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- Conflicts of interest
- Appendix 1: Study flow diagram
Informal carers are family or friends who provide regular support and assistance to another adult who is ill, disabled or frail. Their role is recognised as making an important contribution to health and social care. Without them, the demand for professional care would be far greater. In the UK, government policy aims to improve support for carers to prevent or delay admissions to hospital and care homes (Department of Health, 2010b).
A growing number of older people with cognitive impairment living in the community rely on informal carers. When these patients are admitted to hospital for physical health problems, carers may not be much involved or assessed (Alzheimer's Society, 2009; Bridges et al., 2010) although carers' well-being is proposed as an indicator of quality of care (Department of Health, 2010a). Care home placement is more frequent, and length of hospital stay is longer for patients with co-morbid mental health problems than for patients without (Holmes and House, 2000; Sampson et al., 2009), and carers' subjective experience or burden may contribute to these outcomes. Carers of frail older people are prone to psychological distress (Buck et al., 1997; Waite et al., 2004; Idstad et al., 2010). Spouse carers of people with dementia have a four-fold risk of depression compared with spouses of people without dementia (Joling et al., 2010). Carers' psychological distress correlates with their perceived need for support from services (Stirling et al., 2010) and is amenable to tailored interventions (Hoskins et al., 2005).
This analysis sought to describe the carers of older people with cognitive impairment (delirium and dementia) who had unplanned admissions to a general hospital. We measured carer well-being, which we operationalised as carer strain, psychological distress and quality of life, and how it changed over 6 months following the hospital admission. Our hypothesis was that patient characteristics and carer living arrangements determine carer well-being.
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- Conflicts of interest
- Appendix 1: Study flow diagram
There was a high prevalence of strain and psychological distress among the carers studied, and we found differences between groups of carers defined by their living arrangements. People who cared for individuals living in the community were under greater strain and had greater distress at the time of hospital admission than carers of patients who lived in care homes. We found no definite evidence of higher strain in co-resident compared with non-co-resident carers, but co-resident carers often had poor physical health themselves. Patients' behavioural and psychiatric symptoms were strongly associated with both carer strain and distress at baseline. Faecal incontinence was also associated with greater distress and symptoms of delirium with greater strain.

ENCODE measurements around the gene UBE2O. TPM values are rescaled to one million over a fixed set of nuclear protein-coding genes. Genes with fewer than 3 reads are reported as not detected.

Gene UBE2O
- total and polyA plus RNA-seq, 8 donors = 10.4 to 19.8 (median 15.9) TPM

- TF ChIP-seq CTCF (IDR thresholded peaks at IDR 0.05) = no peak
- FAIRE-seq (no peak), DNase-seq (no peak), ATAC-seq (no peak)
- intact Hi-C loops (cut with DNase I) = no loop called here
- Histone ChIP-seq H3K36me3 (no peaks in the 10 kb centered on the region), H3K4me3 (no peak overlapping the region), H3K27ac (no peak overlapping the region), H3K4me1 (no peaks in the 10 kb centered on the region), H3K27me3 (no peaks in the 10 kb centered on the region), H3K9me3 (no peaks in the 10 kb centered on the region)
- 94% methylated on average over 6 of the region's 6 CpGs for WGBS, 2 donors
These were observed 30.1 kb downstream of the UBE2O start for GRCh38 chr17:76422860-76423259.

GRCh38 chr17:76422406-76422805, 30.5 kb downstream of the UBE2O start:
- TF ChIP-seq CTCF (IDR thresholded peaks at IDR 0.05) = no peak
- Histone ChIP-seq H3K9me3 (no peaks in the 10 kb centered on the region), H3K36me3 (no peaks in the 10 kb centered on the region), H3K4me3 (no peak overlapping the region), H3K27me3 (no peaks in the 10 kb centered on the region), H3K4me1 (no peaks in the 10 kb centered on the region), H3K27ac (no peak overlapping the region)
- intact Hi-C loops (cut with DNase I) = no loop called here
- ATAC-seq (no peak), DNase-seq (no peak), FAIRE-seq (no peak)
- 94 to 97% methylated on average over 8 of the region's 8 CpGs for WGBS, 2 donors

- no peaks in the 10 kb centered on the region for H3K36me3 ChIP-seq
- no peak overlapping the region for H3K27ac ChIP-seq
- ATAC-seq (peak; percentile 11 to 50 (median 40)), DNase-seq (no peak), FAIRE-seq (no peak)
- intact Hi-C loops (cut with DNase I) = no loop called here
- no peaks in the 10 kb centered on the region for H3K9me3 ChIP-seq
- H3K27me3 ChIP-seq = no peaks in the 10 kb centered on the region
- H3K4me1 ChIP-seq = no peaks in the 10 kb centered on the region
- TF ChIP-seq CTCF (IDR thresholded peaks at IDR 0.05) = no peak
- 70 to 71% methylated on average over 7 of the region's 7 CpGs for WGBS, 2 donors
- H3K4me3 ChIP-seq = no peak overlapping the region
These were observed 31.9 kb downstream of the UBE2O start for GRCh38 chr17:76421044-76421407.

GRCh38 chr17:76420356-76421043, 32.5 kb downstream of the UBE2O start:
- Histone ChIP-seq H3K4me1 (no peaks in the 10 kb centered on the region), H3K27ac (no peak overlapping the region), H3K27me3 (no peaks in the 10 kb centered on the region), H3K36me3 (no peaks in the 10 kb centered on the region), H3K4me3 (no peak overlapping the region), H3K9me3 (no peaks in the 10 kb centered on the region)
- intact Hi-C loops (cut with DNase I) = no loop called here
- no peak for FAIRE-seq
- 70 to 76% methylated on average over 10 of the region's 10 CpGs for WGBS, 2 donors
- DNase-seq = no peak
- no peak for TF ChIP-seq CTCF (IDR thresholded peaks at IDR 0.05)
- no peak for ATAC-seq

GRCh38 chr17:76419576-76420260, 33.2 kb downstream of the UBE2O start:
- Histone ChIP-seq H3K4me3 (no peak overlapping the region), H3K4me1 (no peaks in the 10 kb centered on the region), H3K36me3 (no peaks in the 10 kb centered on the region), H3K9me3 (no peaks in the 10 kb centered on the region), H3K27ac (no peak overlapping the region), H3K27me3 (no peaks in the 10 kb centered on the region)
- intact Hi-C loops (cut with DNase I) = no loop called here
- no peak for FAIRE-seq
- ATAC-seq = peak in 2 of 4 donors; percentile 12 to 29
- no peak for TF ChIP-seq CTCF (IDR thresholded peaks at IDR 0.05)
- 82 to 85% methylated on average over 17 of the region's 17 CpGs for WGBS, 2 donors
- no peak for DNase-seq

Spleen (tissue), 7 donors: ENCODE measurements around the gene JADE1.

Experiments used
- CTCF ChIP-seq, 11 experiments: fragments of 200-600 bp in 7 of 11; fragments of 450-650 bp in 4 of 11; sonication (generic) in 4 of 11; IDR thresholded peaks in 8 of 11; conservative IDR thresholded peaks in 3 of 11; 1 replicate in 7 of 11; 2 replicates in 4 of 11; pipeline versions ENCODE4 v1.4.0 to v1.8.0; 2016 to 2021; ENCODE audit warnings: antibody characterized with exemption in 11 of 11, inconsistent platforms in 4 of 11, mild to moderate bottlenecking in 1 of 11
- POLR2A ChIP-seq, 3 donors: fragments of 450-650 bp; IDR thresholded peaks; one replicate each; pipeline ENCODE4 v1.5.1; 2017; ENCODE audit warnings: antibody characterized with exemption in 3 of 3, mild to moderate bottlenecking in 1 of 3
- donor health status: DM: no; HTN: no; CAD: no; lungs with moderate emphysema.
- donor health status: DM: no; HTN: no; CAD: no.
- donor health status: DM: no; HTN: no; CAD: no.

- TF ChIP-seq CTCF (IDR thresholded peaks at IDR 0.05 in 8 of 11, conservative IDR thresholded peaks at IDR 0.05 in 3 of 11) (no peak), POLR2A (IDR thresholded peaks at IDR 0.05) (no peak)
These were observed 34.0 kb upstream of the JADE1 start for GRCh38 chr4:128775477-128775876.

Previous studies on the carers of confused older patients admitted to acute general hospitals are scarce, but our findings are broadly consistent with those of Buck et al. (1997). A study from Italy demonstrated greater strain in co-resident compared with non-co-resident carers (Raccichini et al., 2009). Our population was older and had more severe cognitive impairment and was therefore not directly comparable, but this may have been due to non-co-resident carers in our study often being sons or daughters, who are more likely to have competing demands from their own children or employment. A study in Spain (Conde-Sala et al., 2010) found greater stress among sons and daughters than among spouses, which they attributed to conflicting demands from offspring. Cultural differences in caregiving expectations may also be important (Colombo et al., 2011, chapter 3).